News

F.C. Schools Substance Abuse Below National Average, Use Still Widespread

Survey Results Show Decrease in Overall Drug Use Over Past Three Years

A survey of 1,020 students between grades 6-12 in the Falls Church City Public School system revealed that, despite efforts made by the schools and with lower numbers than the national average, at least a quarter of Falls Church teenagers have smoked tobacco and more than one in five have smoked marijuana on a regular basis. About half have consumed alcohol over the past year.

The 2009-2010 survey, conducted by international survey company Pride Surveys which conducts similar surveys for more than 8,000 school systems in the U.S., revealed that, among high school students between grades 9-12, 26.3 percent had used tobacco habitually during 2009, 21.8 had used marijuana and 45.6 percent admitted to consuming alcohol.

According to the survey, the average age when students first used any of the substances was between 13 and 14.

A significant percentage of students said they used tobacco, alcohol and marijuana on weekends and off school property — less than three percent of students reported using any substance while at school.

Most high school teens who have consumed alcohol said they drank at a friend’s house.

“As indicated in every PRIDE Survey, the vast majority of drinking, smoking cigarettes or marijuana occurs in the community,” FCCPS Student Services Coordinator Judy Becker said in a press release following the survey’s release this week.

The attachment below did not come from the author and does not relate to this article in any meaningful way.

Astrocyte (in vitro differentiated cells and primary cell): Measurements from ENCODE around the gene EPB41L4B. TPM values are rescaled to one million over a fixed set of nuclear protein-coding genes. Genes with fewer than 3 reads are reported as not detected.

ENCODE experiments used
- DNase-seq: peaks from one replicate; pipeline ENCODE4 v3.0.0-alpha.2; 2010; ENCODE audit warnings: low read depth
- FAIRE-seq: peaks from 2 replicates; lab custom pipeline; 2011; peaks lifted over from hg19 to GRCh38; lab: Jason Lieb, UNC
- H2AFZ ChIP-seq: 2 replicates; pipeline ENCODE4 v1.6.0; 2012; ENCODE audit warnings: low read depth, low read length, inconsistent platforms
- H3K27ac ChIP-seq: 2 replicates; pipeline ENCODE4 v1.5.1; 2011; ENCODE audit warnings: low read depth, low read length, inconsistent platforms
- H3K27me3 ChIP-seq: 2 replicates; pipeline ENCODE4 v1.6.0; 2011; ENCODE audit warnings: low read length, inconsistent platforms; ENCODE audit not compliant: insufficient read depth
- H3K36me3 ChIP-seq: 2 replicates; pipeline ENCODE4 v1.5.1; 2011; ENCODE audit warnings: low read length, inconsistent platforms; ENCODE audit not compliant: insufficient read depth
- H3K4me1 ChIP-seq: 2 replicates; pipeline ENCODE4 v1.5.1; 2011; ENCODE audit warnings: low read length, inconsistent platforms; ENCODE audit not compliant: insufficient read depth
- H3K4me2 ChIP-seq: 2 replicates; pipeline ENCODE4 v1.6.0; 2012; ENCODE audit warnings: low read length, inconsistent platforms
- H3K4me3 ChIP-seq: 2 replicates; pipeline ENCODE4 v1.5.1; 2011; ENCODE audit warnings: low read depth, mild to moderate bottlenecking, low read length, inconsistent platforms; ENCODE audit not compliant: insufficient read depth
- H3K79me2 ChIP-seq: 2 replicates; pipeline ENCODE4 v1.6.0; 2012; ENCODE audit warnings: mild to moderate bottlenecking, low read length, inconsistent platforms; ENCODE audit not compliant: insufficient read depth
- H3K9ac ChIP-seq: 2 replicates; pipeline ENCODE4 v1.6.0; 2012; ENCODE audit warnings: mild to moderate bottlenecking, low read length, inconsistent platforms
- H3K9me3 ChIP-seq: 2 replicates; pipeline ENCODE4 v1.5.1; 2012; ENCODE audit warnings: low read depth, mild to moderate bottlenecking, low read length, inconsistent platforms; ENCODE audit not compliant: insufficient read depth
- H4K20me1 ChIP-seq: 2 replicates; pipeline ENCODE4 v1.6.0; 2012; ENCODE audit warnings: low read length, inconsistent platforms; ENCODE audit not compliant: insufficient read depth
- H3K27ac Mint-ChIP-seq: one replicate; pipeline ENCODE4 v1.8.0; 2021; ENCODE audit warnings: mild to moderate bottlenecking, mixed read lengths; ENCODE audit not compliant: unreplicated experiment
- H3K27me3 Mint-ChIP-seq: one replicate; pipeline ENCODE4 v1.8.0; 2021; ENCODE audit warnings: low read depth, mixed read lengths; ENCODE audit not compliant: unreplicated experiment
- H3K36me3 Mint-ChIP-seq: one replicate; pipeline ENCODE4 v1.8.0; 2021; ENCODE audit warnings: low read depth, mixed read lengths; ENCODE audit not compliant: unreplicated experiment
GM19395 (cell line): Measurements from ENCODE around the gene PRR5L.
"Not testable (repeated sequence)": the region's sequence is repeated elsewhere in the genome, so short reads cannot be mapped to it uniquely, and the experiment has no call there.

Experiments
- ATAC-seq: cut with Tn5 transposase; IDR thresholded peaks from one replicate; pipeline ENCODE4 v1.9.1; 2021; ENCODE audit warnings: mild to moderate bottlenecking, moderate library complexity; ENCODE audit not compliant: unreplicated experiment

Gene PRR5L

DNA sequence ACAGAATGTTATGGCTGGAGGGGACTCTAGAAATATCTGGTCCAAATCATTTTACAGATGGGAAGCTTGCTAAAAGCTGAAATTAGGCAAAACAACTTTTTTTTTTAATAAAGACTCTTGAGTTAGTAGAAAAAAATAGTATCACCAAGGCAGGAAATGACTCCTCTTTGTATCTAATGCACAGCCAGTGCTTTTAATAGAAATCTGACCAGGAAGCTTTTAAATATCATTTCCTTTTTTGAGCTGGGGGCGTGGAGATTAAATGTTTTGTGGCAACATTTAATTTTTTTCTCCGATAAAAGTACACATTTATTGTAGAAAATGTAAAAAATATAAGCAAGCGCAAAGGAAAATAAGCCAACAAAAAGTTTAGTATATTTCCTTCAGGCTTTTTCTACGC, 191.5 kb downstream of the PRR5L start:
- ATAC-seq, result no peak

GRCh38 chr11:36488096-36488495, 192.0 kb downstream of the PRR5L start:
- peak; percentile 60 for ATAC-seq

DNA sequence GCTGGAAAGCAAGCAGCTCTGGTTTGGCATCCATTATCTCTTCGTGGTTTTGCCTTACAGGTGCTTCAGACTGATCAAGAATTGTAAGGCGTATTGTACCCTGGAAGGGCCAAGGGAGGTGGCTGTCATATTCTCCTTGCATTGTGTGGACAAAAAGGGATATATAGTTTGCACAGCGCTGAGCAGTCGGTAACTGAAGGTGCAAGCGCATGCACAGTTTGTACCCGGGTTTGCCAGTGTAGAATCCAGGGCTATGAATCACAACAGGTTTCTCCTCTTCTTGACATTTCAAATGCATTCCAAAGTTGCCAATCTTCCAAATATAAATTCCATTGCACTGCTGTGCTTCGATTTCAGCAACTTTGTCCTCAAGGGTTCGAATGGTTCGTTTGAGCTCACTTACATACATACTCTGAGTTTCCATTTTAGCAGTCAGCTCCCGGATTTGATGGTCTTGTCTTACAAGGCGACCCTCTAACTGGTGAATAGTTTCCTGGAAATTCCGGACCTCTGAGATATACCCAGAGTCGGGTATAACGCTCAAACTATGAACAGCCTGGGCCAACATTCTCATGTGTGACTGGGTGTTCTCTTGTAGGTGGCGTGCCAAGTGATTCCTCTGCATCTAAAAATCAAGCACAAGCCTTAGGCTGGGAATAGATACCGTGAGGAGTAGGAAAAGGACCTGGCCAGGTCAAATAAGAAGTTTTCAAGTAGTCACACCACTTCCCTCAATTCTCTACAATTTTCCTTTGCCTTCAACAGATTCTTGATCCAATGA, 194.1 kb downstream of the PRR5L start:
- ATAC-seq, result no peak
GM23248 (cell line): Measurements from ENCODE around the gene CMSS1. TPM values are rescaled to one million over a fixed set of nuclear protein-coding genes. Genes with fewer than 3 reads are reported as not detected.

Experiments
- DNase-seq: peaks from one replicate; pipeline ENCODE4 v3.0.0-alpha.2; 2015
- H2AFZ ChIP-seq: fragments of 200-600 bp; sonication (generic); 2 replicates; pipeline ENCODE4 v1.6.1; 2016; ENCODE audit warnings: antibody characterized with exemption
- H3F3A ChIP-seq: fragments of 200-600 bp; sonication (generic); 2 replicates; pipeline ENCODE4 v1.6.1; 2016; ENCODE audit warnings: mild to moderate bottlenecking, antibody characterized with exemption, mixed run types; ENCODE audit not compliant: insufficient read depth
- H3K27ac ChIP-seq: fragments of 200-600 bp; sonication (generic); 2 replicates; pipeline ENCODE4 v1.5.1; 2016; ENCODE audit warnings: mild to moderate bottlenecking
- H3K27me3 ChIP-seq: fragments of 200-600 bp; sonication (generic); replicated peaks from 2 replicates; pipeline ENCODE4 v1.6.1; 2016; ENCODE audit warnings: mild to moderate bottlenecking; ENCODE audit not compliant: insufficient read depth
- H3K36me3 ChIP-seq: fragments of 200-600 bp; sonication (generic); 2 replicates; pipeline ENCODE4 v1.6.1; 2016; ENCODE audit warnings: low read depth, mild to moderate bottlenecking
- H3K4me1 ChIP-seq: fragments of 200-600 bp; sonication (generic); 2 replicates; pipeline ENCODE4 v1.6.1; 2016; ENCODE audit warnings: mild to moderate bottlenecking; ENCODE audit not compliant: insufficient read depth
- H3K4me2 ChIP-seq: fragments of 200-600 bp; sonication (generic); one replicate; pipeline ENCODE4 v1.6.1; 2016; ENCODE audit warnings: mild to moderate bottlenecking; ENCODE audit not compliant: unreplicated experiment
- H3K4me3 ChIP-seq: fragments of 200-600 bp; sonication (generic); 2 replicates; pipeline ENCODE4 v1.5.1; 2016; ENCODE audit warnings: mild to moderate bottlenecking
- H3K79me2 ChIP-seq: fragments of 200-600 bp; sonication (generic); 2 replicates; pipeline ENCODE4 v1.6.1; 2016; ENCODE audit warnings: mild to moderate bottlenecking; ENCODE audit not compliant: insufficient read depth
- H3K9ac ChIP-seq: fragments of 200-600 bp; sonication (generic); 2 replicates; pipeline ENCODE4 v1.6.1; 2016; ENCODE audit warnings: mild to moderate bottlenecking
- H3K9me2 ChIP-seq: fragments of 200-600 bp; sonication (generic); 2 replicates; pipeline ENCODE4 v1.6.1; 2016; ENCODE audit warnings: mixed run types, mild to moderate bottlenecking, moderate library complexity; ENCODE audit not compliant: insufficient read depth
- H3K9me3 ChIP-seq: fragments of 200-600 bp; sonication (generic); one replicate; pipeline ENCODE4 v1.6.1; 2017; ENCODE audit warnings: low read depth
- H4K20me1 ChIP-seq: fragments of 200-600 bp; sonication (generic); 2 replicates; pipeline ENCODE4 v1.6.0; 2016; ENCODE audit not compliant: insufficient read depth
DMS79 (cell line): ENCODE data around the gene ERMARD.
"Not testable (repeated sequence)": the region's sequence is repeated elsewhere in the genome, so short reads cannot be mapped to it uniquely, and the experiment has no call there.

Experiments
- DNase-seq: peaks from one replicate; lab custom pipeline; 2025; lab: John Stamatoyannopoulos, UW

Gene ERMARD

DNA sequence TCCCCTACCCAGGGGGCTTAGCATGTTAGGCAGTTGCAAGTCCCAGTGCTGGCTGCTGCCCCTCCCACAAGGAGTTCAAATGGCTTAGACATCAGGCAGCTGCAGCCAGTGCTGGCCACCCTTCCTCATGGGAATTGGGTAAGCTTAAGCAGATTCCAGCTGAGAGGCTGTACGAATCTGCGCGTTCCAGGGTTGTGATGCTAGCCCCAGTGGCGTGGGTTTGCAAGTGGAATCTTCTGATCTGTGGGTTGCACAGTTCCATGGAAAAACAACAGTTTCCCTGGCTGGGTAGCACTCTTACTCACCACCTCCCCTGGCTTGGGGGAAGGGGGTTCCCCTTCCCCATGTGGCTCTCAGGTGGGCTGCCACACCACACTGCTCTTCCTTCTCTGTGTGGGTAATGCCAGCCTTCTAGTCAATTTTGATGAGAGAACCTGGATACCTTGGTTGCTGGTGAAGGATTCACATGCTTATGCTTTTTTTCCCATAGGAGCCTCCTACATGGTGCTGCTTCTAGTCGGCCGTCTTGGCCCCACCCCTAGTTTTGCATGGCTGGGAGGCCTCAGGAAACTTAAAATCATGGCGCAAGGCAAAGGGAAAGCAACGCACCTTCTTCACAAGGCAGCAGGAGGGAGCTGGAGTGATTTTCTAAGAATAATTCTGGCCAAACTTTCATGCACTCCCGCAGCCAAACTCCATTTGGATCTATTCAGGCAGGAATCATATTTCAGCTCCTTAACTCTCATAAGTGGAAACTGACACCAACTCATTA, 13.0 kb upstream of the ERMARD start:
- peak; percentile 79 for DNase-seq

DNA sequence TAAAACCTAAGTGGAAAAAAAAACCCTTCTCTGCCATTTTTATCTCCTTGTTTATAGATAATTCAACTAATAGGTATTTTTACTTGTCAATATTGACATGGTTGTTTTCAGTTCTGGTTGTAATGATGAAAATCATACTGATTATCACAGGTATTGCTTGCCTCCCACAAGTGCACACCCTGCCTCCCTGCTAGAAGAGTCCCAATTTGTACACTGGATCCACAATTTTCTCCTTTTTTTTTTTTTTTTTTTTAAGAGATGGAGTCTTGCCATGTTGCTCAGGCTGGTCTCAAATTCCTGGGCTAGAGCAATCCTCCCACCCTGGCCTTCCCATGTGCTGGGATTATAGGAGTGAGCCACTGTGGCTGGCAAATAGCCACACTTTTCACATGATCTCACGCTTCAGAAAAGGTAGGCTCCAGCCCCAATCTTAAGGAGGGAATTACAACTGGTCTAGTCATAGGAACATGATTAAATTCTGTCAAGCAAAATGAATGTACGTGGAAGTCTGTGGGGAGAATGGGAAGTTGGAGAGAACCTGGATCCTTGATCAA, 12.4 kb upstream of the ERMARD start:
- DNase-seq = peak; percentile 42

Of all students surveyed, 43.8 percent said their parents did not set clear rules for using illicit drugs. Little more than a third of the students said parents had never or seldom talked about the dangers of drug use.

The press release, however, indicated that the overall average of George Mason High School reporting any use of tobacco, alcohol or marijuana has decreased by 14 percent over the course of the last three years.

FCCPS Superintendent Lois Berlin said in the press release that the school system has been “very proactive in our efforts to educate students about the health risks associated with tobacco, alcohol and drug use.”

Berlin pointed to the extracurricular high school group, Be the Change Club, which arose from the school system’s Challenge Days program, as one of the potential primary factors for the reduction in student drug use.

“It will take a sustained, collective effort among schools, parents and the community to reach all students,” Berlin said.

For the complete Pride survey, parents and community members can access the report online at the FCCPS Web site, www.fccps.org.

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